Arizona’s natural fish fauna historically consisted of 36 species of fish, few of which were traditionally sought by early American or present-day anglers.

Since the early 1900s, the Arizona Game and Fish Department and other agencies have supplemented recreational angling opportunities by stocking state waters with sport fish species.

Although most of the trout species caught in Arizona likely come from fish hatcheries, most of the warmwater species in the state – especially those in the larger impoundments such as Roosevelt Lake – come from natural reproduction.

The federal funding apportioned to Arizona is authorized under the Dingell-Johnson Sport Fish Restoration Act, commonly referred to as the Dingell-Johnson Act and Wallop-Breaux Act. It provides federal aid to state wildlife agencies for management and restoration of sport fish.

These Sport Fish Restoration funds are derived from a federal excise tax at the manufacturing level on certain items of sport-fishing tackle, fishing equipment and motor boat fuel.

For more information, visit

Unique jaguar makes public debut

A wild-born jaguar currently in captivity in the United States made his public debut at the Phoenix Zoo on Feb. 7.

Illegally captured in Mexico, the cat suffered extensive damage to his canine teeth due to inadequate confinement, before being confiscated by the authorities and transferred to Centro Ecologico de Sonora, a large zoo located in Hermosillo. The Mexican government authorized a loan of the animal to the zoo so that critical dental surgery could be performed. The loan of the cat was coordinated by Game and Fish in partnership with the zoo.

Dr. Chris Visser, a board-certified veterinary dental specialist, volunteered his time to perform the two dental surgeries, which occurred prior to the jaguar’s public debut. Joining Dr. Visser in the effort was his son, human dentist Dr. Louis Visser, and a team of veterinarians who helped perform four root canals and three extractions to repair the cat’s life-threatening dental damage.

The jaguar spent the last month recovering and getting acclimated to his new exhibit and the Zoo’s female jaguar, with whom he will share the exhibit.

“Having this animal in captivity provides an exciting opportunity for jaguar conservation,” said Bill Van Pelt, the jaguar conservation program manager for the Arizona Game and Fish Department. “DNA studies done during his stay will help us learn more about the little-studied population segment that uses southern Arizona and New Mexico as the northern extent of its range.”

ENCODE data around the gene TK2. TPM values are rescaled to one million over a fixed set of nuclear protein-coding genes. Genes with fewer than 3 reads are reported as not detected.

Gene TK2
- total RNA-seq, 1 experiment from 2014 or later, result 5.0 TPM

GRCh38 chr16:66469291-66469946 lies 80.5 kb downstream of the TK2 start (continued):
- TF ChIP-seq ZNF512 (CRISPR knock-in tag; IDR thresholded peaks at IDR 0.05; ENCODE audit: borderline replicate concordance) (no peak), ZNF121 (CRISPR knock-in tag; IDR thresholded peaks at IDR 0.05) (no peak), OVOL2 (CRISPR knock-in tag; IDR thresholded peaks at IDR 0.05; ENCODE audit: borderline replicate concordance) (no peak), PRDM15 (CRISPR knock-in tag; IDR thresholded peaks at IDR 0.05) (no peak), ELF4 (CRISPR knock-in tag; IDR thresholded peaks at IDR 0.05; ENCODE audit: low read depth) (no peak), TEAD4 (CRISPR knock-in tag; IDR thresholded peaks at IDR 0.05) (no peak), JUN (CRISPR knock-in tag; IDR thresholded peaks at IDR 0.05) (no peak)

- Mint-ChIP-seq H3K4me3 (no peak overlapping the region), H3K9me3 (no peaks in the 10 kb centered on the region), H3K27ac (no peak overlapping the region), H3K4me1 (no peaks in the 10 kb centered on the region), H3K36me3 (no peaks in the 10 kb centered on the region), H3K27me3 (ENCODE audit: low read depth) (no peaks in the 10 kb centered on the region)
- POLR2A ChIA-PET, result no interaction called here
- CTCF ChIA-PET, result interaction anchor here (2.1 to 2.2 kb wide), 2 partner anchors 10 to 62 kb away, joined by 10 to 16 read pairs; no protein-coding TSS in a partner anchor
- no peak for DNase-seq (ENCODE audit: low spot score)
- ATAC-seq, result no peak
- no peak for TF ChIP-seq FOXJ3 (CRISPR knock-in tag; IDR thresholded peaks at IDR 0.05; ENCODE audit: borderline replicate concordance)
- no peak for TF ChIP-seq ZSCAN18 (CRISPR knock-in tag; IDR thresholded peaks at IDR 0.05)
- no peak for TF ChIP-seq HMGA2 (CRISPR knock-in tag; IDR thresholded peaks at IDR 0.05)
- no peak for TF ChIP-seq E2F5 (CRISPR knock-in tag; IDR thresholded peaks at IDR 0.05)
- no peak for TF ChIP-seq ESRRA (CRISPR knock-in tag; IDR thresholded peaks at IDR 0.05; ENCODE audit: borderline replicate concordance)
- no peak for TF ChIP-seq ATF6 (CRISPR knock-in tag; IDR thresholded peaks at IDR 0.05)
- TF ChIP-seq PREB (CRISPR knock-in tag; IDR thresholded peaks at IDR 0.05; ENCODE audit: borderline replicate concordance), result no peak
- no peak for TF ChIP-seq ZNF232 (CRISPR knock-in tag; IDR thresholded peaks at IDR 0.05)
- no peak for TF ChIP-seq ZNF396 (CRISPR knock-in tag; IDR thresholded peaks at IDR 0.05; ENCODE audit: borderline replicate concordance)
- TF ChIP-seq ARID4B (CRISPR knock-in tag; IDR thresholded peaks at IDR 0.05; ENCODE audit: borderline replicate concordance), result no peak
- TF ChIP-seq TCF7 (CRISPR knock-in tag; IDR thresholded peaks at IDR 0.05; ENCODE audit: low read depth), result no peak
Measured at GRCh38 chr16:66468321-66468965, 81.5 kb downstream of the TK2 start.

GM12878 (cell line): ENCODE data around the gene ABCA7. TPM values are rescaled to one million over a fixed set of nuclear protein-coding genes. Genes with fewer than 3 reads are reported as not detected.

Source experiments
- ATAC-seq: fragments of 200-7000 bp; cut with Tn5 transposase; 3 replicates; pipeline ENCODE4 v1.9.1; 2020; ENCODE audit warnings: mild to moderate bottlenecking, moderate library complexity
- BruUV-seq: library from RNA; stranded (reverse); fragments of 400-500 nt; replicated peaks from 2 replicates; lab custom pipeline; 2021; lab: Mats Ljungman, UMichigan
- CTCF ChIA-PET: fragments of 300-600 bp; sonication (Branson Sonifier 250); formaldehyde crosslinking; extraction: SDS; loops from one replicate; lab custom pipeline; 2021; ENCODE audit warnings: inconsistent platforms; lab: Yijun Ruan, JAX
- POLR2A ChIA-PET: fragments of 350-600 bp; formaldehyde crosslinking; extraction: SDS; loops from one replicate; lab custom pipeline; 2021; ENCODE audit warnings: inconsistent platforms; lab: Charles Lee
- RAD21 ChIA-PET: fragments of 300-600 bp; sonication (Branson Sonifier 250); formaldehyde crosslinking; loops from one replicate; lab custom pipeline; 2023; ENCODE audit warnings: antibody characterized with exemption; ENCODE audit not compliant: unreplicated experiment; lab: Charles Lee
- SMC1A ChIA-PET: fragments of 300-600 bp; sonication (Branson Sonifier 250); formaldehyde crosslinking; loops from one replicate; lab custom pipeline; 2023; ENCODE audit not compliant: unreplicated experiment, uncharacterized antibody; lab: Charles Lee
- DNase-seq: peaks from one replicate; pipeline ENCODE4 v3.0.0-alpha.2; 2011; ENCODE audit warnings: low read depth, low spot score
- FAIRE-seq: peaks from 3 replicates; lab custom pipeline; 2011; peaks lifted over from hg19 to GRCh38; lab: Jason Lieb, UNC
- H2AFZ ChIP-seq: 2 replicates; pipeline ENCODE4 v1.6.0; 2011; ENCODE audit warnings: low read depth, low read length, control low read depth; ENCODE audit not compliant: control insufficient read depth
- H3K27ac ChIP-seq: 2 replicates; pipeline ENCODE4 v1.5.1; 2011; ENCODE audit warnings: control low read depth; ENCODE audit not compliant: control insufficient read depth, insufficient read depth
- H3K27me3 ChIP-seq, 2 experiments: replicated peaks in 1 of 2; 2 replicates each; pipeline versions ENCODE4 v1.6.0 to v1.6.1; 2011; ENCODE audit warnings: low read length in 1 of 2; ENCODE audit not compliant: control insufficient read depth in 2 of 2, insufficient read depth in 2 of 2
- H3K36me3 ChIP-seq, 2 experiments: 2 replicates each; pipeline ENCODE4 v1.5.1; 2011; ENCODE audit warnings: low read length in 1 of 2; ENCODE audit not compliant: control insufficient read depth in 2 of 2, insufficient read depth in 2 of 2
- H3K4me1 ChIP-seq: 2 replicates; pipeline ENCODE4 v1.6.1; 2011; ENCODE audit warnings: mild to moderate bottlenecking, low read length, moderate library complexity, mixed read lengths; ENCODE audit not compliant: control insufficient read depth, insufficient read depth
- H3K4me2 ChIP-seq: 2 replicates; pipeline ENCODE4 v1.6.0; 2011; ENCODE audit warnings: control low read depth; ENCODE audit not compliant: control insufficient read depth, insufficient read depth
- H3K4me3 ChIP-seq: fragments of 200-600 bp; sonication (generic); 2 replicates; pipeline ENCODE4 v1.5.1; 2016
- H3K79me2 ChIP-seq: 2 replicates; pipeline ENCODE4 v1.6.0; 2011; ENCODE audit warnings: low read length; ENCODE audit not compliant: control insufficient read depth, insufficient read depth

The U.S. has listed jaguars as endangered since 1997. They once ranged from southern South America through Central America and Mexico and into the southern United States. By the late 1900s, jaguars were thought to be gone from the U.S. landscape, but two independent sightings in 1996 confirmed that jaguars still used Arizona and New Mexico as part of the northernmost extent of their range.

This conservation effort was made possible through support from Arizona’s Heritage Fund. The Heritage Fund was established in 1990 by Arizona voters to further conservation efforts in the state, including protecting endangered species, improving wildlife habitat, educating our children about wildlife, helping urban residents to better coexist with wildlife, and creating new opportunities for outdoor recreation.

Cowboys to show off their six-shooters at Winter Range

The Old West will come alive once again when more than 600 men, women, and juniors gather for the 18th annual Winter Range hosted at the Arizona Game and Fish Department’s Ben Avery Shooting Facility from Feb. 25 – March 1.

Winter Range is an exciting “Old West” style, five-day event that provides the backdrop for the Single Action Shooting Society’s National Championship of Cowboy Action Shooting. This annual event traditionally draws thousands of spectators and Old West enthusiasts.